Published on April 18th, 2017 | by Tom Fisher1
Mastodon: Emperor of Sand | Still Carving Their Own Path
Metal, as a genre, is a diverse and complex beast with many heads. There’s trash, there’s doom, there’s black, there’s metalcore, there’s sludge, there’s djent, and the list can go on. But when it comes to Mastodon the criticism that has been levied at them in recent times is about not being metal enough. Where do you draw the line? There’s been a mixed response to the first few singles on their latest album Emperor of Sand, with “Show Yourself” being ‘not metal enough’ but I always like to see how a song fits into the overall context of an album before making a judgment. As a stand-alone track it does seem more hard rock than straight up metal, but Mastodon have been walking that fine line for a while now and I don’t think that’s a bad thing.
There has been a conscious departure from the concept album days of Leviathan and Crack the Skye.
The band themselves said they didn’t enjoy playing these kind of songs live and wanted to make people move. As bands spend a large portion of time on the road, I can see why this would be a factor. The Hunter and Once More Round the Sun are more straightforward, riff laden and, groove driven rather than story driven. Some fans have been disappointed with this direction, but I get why and I enjoy this side of Mastodon.
Emperor of Sand is the middle ground. It’s not full on prog-metal but there is a common theme that holds all the songs together.
The subject of mortality and time being valuable fuelled by the band’s own personal lives (which are well reported on and I won’t go into here). The difference here is that the meaning is hidden behind metaphors or characters, it’s very open lyrically and very brave in that respect. This plain to see on “Steambreather” with the lyrics “I wonder who I am, Reflections offer nothing, I wonder who where I stand, I’m afraid of myself.” It’s not often you hear heavy music combined with lyrics so deeply personal, exposing their deepest fears. It could come across as a bit over dramatic, but I think it’s refreshing and helped me connect deeper with the record.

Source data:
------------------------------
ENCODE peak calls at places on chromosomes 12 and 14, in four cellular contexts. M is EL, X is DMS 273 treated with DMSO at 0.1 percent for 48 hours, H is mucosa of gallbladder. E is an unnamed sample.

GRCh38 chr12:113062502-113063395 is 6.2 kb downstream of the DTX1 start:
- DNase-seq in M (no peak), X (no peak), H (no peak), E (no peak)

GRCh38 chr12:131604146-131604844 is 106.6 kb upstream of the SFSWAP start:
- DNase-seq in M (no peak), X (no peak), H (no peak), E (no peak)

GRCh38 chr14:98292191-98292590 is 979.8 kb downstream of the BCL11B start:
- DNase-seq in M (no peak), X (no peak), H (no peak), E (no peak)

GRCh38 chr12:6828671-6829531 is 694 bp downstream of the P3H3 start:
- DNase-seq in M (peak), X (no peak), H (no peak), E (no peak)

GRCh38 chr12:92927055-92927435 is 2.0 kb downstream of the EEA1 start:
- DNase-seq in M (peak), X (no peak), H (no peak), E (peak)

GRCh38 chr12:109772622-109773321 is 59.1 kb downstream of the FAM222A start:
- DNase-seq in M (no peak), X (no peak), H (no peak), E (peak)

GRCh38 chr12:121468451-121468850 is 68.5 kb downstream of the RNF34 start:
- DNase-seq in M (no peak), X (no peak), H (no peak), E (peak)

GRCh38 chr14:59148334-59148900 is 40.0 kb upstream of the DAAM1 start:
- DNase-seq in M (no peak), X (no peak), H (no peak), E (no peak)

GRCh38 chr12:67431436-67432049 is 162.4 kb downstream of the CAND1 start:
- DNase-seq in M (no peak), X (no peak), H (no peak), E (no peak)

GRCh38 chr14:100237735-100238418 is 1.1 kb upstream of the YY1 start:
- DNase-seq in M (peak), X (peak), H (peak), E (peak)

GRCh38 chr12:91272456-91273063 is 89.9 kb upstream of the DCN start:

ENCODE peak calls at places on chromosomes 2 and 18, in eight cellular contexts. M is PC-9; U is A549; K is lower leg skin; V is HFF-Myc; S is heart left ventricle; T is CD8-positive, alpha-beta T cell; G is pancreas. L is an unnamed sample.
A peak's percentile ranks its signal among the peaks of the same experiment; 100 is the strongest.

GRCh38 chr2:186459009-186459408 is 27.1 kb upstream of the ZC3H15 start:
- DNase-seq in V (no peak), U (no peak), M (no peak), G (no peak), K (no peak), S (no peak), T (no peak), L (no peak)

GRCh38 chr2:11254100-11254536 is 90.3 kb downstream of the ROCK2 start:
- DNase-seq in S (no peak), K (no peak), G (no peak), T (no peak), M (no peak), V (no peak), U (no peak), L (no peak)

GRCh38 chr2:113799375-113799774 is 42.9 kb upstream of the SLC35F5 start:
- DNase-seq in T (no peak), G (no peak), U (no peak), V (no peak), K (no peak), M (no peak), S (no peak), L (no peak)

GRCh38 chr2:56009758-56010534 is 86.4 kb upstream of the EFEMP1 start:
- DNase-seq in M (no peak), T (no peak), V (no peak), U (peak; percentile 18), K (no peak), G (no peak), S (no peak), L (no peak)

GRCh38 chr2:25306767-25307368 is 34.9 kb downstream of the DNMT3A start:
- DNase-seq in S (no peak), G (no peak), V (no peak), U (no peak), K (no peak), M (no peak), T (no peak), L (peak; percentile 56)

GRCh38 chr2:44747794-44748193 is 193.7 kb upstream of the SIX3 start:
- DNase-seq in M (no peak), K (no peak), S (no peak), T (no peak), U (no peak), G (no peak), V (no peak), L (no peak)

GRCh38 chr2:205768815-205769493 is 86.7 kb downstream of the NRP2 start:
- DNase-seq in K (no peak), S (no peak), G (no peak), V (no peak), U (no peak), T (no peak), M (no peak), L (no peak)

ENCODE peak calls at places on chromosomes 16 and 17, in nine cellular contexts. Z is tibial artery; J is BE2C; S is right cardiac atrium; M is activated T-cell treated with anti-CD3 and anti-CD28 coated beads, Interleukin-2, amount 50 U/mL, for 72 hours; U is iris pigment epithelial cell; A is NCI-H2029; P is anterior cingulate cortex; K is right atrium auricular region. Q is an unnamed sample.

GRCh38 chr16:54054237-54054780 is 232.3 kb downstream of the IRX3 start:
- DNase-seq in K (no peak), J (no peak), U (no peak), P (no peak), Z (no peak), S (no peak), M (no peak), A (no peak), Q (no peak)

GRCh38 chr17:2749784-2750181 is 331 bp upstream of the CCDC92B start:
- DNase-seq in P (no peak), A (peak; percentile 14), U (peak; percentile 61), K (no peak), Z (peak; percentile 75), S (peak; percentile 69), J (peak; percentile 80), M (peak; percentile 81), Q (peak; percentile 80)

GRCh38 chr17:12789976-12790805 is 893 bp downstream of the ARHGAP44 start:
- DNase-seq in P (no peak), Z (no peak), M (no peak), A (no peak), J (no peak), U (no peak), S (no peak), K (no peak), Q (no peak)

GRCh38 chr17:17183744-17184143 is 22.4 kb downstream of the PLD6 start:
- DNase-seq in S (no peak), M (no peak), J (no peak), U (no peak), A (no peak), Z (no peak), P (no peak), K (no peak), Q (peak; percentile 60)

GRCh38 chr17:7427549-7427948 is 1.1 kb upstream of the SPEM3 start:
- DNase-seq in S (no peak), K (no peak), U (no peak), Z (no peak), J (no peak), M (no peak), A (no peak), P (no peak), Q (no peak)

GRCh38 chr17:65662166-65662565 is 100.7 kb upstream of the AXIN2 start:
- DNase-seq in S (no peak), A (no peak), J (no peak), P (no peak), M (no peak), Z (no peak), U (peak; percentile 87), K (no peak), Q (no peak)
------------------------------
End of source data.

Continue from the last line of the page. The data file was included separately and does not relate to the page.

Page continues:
For those who were concerned about how ‘metal’ this record is, I think you’d have to work hard to complain about what Mastodon have served up here.
As was teased in some of the making of videos on YouTube, Bill Kelliher (guitarist) has brought the riffs. The main riff that drivers “Andromeda” is filthy in the best possible way. There’s also some slower, drop tuned riffs such as “Steambreather” as well as the signature Mastodon Crack the Skye-esque intertwining chord progressions. There’s a lot to like here.
Of course Mastodon aren’t just about the guitars with a drummer like Brann Dailor in the band. His snare fills and general drum-wizardry really lifts songs and gives them depth. Dailor has also added more restrained moments where he sits in the pocket serving the song and keeping it groovy. When you consider what he brings with his drumming, vocals, and songwriting; Brann Dailor is a vital component of what makes Mastodon, Mastodon. This is evident right across the record.
Vocally Emperor of Sand is the strongest Mastodon have been. None of the band members are natural vocalists and it’s taken work over time, but that work has paid off.
This is what makes them so unique, having a different vocal type to suit different moods. It gives their songs so much more depth and it has been utilised excellently all over Emperor of Sand. Brann’s clean, higher register vocals contrast the guttural grit from Troy Sanders perfectly. As does the unique and slightly nasal attack from Brent Hinds. Each vocalist has his place and no one is under or over used. It’s another example of Mastodon prioritising serving the song.
Overall there is little to find fault with here. On it’s own, it is an adventurous, lyrically deep, and captivating metal/rock record. When put alongside the varied Mastodon back catalogue, it holds it’s own. There are elements of Crack The Skye and their more progressive side, whilst still carving their own new path and making music that is exciting and different to what you hear coming from metal at the moment. They are becoming one of those bands who you could describe as peerless. There are few who do what Mastodon do as well and as consistently from album to album. Whether you were excited or were disappointed by the first few singles on Emperor of Sand, there’s much more beneath the surface and well worth your time and attention.
Emperor of Sand is featured in our best albums of March.